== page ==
An article on American soldiers who blog about their work appeared a few days ago whilst I was on my holidays - Blogs offer taste of war in Iraq - (Kevin Anderson, BBC News: Technology).
The main premise is that a new generation of USA soldier bloggers, known as milbloggers, are both fighting in the field and writing about their experiences. Of particular note is said to be in how blogging appears to open a "window on modern warfare" and create a new genre of war-time writing. However, the article also mentions that the US military has taken a rather dim view of so-called milbloggers.
Of particular interest in relation to the censorship of milbloggers is how such blogs are not anti-war or forums for trading military secrets. In reality, many soldiers use milblogs, for instance, to keep in touch with people at home, inform the public of the realities of being a soldier, and how milblogs act as a form of therapy. Findings that are very much consistent with my own research findings on work-related blogs, i.e how blog of this kind are a window into the modern workplace and may go on to redefine how work is traditionally portrayed.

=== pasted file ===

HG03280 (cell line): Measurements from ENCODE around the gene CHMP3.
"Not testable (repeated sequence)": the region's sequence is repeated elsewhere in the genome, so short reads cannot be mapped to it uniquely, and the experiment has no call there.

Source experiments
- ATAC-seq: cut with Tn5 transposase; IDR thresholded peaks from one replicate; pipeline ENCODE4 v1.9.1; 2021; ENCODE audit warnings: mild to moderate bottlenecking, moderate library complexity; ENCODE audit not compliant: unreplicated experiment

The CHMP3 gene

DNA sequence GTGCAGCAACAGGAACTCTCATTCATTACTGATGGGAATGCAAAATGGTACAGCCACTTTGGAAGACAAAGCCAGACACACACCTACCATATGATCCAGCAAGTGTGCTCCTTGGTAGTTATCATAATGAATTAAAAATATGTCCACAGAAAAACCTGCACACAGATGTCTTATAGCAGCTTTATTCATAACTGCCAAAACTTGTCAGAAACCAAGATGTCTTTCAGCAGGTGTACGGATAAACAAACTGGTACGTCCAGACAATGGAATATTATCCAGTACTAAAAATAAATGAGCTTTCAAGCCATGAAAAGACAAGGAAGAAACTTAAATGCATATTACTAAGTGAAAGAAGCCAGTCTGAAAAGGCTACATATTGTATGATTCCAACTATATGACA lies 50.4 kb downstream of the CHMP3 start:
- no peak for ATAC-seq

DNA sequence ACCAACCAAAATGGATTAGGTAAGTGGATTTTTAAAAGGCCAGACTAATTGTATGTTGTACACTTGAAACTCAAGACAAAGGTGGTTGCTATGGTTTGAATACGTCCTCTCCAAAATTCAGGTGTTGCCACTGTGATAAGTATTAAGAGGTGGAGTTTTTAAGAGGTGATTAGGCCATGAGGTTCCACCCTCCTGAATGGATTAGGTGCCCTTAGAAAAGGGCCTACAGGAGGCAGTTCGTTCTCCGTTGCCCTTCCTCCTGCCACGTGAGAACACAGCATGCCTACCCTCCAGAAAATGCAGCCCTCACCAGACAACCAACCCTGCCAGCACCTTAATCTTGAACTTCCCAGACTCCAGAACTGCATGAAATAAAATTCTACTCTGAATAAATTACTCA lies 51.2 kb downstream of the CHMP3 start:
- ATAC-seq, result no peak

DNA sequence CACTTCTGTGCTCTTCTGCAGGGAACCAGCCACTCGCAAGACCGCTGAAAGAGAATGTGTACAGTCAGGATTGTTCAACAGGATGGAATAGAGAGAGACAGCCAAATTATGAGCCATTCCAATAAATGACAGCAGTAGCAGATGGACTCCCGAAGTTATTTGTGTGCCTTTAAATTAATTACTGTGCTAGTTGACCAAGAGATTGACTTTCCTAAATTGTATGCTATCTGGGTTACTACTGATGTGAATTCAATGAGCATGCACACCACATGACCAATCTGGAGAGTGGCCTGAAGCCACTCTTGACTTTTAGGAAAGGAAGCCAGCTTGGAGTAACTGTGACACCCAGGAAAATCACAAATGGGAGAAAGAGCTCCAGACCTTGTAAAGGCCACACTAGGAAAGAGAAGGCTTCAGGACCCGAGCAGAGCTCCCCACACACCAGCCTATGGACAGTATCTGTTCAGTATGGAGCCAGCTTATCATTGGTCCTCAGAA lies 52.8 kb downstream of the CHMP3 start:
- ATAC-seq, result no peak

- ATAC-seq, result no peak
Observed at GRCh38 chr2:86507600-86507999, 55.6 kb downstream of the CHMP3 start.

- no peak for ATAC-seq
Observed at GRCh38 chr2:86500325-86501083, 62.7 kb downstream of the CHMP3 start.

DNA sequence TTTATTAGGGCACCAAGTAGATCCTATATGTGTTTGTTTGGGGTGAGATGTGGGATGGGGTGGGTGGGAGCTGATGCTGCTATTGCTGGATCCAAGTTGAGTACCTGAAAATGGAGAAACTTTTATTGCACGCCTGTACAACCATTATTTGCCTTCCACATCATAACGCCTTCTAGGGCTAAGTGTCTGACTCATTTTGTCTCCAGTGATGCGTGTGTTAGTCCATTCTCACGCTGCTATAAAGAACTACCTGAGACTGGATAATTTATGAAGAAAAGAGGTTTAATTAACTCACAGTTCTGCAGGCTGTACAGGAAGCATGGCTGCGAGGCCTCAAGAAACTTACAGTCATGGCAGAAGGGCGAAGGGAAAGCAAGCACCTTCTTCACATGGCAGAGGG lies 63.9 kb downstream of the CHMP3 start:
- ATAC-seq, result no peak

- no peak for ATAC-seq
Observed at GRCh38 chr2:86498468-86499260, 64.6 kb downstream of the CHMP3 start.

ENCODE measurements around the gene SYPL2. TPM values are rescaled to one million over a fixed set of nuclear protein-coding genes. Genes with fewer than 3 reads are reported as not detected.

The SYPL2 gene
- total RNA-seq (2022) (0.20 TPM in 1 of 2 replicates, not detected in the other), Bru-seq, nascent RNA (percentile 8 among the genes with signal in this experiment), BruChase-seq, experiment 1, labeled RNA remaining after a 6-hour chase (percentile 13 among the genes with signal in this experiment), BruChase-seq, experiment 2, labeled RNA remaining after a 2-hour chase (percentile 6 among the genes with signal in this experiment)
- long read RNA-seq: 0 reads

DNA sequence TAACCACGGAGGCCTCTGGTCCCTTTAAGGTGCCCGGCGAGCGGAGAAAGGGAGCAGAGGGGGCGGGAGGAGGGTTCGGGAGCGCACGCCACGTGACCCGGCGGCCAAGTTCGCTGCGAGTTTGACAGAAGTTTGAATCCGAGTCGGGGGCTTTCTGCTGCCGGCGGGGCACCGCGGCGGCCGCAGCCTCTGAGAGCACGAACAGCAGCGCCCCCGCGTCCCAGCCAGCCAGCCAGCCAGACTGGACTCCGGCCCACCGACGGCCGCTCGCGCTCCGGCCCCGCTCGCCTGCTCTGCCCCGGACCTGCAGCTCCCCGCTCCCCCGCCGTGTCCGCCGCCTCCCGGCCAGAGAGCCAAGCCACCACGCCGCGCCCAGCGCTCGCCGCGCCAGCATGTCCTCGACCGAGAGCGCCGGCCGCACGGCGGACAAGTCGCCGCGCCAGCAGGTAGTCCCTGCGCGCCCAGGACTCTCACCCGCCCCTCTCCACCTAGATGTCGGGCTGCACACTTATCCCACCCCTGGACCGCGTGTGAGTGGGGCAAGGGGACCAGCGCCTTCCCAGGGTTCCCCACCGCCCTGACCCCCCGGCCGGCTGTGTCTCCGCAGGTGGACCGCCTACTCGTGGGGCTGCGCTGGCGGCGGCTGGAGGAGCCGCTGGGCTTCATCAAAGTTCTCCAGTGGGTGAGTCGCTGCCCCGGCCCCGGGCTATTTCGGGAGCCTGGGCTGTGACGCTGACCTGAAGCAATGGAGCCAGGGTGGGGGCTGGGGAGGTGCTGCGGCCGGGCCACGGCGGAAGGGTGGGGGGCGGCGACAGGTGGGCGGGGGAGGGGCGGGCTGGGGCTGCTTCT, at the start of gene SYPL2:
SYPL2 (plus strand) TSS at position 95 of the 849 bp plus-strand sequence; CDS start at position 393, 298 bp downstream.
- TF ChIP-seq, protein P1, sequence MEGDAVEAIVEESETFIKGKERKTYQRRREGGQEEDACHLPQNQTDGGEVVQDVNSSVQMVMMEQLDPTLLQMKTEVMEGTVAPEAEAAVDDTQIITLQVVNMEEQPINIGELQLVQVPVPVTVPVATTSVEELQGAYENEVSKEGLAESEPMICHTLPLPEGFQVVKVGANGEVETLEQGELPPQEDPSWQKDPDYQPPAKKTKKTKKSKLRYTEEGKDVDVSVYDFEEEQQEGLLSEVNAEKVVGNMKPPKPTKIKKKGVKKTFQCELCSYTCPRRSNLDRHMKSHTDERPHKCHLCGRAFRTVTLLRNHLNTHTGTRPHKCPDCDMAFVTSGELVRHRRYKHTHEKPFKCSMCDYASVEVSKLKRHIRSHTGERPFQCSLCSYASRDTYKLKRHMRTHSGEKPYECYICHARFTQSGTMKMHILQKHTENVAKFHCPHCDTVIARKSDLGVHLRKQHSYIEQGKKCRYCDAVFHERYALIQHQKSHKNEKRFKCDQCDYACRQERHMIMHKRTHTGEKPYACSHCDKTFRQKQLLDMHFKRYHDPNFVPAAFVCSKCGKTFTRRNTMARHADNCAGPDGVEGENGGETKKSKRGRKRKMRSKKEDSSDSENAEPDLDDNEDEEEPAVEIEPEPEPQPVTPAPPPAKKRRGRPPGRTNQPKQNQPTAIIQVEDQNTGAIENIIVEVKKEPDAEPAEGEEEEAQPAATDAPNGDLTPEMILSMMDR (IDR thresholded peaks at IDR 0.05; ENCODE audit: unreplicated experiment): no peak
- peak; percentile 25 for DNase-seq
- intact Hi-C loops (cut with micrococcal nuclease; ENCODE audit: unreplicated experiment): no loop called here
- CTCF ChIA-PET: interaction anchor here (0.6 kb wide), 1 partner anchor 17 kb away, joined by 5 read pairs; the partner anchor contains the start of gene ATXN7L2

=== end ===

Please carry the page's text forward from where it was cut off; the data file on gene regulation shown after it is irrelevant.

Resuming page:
Having said that, I believe we need to know more about the justification for censorship beyond the potential of bloggers using blogs as a means to subvert the aims and objectives of the organizations they serve.